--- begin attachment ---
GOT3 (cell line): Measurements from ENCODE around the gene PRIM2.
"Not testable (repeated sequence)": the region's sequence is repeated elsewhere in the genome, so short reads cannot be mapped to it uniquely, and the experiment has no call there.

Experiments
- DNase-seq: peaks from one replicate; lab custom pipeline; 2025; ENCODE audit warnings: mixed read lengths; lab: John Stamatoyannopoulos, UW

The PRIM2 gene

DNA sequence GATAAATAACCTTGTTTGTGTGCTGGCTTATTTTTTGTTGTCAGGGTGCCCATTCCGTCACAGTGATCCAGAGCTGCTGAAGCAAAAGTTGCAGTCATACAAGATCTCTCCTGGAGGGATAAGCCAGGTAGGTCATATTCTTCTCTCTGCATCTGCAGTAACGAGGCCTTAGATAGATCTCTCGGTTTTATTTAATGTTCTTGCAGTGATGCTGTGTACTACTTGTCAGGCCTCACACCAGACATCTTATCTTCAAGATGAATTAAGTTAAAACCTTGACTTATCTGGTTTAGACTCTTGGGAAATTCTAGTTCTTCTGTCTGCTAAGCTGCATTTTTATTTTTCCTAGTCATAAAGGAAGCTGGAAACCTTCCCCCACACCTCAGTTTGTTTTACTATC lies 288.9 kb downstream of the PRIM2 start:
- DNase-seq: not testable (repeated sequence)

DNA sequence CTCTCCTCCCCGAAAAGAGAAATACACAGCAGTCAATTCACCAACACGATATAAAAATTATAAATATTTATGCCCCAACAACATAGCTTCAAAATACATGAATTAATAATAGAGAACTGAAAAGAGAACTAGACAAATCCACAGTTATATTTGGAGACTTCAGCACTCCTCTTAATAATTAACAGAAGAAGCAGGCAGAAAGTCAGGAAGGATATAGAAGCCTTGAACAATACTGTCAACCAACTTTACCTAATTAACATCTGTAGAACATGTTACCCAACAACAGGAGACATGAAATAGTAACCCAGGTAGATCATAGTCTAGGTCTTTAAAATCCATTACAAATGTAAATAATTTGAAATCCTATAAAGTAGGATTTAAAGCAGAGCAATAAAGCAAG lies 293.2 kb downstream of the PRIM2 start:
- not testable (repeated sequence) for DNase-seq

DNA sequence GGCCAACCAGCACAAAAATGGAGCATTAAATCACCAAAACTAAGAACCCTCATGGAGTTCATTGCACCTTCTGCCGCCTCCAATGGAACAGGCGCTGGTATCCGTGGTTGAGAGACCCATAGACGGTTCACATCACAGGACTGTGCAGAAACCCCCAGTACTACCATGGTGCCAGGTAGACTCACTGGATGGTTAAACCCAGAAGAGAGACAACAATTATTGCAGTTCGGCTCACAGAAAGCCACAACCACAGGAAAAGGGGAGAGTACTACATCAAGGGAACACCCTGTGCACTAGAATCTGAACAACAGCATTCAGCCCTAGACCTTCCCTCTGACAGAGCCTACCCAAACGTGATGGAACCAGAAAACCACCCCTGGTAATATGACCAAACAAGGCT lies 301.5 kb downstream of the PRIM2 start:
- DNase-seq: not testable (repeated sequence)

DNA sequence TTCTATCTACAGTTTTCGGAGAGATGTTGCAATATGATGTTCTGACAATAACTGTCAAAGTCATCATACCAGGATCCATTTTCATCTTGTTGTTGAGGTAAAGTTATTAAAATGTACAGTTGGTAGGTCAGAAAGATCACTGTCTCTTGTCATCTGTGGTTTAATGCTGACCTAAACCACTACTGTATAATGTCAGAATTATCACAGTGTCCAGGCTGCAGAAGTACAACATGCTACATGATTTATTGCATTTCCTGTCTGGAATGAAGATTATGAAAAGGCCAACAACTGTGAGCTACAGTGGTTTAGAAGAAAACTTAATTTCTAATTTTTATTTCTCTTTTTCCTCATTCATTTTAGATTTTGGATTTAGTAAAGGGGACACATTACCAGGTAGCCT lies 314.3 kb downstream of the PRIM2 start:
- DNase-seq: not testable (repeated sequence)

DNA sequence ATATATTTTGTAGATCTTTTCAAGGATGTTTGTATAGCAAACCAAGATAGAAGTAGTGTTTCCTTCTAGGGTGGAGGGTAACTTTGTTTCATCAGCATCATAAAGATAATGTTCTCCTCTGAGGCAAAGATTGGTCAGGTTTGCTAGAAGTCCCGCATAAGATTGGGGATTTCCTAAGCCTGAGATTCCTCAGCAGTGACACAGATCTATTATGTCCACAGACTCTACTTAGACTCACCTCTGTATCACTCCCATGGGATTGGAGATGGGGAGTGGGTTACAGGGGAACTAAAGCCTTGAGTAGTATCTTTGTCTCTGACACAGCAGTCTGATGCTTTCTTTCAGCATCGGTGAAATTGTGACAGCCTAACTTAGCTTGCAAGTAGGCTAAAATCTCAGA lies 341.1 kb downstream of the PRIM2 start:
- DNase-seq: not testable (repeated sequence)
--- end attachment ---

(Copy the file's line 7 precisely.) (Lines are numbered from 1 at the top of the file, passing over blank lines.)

- DNase-seq: not testable (repeated sequence)